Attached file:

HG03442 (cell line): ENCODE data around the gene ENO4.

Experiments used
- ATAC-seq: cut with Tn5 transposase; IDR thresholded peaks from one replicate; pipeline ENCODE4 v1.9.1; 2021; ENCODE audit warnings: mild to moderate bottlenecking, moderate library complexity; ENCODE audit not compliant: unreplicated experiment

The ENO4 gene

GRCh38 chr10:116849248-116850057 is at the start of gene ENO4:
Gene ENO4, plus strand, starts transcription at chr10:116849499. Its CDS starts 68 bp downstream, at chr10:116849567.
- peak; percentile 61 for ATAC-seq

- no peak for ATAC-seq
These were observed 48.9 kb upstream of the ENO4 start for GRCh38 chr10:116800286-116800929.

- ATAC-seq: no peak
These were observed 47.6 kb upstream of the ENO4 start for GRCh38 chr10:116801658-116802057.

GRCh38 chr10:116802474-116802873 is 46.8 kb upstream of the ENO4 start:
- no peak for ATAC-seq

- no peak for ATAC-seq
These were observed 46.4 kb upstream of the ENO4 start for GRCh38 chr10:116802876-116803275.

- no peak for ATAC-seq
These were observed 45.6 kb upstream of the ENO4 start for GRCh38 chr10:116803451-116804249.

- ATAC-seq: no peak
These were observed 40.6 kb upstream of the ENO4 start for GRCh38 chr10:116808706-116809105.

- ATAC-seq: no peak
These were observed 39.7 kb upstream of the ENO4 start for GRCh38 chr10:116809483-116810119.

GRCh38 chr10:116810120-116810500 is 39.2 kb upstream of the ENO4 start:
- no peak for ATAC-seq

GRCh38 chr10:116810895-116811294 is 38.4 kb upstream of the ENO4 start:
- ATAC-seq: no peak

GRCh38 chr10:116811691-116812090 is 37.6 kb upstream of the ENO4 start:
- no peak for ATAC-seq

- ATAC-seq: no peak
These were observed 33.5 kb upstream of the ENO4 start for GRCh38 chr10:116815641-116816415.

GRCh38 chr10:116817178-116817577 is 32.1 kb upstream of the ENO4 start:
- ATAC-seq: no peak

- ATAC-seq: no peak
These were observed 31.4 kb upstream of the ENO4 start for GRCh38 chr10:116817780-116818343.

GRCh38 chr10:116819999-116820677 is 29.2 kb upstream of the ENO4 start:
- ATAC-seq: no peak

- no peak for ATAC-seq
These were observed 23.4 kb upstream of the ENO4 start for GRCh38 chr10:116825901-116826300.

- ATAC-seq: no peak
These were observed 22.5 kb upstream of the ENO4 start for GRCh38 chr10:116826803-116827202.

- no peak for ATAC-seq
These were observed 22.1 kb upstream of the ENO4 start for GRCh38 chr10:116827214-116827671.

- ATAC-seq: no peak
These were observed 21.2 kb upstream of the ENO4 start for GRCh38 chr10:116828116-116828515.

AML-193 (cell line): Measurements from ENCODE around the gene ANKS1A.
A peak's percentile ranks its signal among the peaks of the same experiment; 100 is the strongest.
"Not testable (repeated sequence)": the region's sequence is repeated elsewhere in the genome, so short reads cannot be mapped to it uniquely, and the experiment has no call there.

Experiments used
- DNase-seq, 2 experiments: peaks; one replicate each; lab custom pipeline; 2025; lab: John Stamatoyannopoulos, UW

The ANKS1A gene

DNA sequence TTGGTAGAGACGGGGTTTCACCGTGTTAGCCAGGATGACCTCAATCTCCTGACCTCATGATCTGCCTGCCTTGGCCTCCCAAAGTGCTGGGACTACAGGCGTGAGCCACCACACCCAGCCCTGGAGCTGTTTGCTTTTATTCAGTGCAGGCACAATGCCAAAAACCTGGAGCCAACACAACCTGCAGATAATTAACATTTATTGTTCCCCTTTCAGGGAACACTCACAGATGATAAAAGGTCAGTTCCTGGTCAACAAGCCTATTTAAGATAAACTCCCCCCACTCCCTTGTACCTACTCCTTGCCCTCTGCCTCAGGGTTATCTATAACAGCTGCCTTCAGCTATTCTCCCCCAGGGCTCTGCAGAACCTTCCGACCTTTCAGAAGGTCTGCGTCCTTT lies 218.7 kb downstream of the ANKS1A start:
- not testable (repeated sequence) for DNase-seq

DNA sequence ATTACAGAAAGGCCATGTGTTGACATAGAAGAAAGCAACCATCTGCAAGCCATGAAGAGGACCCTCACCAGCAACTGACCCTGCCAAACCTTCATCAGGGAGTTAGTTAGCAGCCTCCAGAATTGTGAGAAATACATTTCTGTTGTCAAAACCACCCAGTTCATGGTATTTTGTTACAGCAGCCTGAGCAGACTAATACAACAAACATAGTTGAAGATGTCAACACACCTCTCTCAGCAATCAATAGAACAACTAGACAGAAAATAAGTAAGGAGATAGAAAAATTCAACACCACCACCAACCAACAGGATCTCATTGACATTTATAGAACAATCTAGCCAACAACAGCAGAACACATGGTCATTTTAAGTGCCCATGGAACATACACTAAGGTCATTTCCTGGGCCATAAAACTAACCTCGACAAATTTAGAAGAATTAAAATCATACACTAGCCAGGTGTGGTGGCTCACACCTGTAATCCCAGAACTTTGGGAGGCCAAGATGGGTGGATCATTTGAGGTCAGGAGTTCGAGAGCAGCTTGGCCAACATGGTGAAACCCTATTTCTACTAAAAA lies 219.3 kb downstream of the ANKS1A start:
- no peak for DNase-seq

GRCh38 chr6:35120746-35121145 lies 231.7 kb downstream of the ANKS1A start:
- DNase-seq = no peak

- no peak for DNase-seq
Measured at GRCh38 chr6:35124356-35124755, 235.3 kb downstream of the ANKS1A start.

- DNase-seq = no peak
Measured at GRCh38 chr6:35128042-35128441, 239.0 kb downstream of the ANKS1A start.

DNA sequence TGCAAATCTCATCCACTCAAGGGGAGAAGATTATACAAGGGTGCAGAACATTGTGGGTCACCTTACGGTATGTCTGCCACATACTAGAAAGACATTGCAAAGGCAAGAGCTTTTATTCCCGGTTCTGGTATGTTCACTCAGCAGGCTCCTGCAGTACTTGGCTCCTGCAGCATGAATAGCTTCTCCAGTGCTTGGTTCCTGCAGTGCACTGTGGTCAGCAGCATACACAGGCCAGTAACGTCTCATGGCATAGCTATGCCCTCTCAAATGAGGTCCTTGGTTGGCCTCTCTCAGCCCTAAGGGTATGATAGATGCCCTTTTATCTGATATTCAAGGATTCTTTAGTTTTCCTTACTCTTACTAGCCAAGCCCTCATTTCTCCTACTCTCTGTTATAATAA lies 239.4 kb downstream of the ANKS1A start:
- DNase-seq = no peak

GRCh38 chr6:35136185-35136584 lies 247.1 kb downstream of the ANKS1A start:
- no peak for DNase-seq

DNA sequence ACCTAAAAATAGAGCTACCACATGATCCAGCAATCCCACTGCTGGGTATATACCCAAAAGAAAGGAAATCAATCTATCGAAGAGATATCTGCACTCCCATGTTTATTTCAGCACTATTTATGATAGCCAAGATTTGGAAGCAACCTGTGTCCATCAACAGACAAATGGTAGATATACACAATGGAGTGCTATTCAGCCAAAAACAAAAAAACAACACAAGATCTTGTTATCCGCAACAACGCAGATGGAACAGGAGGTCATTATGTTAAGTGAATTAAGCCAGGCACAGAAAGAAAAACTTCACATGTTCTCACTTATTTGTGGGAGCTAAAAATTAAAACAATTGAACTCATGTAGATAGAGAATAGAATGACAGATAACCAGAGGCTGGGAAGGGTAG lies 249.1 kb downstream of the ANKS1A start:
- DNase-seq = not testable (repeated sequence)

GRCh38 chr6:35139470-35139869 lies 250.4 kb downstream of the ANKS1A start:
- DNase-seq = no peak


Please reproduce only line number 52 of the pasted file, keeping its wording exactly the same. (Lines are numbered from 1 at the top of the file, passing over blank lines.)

DNA sequence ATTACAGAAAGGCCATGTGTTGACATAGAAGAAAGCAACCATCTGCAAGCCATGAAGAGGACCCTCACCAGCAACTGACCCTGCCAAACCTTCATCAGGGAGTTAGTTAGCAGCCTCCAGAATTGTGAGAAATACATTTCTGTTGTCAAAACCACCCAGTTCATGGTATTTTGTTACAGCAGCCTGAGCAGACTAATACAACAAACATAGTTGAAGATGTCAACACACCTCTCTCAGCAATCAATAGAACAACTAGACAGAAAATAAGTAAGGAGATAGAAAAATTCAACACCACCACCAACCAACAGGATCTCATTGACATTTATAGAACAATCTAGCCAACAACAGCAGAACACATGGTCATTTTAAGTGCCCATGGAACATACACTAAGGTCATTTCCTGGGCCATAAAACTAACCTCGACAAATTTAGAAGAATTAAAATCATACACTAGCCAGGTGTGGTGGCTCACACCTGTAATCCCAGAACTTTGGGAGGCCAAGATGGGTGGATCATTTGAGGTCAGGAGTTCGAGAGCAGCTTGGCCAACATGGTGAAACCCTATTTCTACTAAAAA lies 219.3 kb downstream of the ANKS1A start: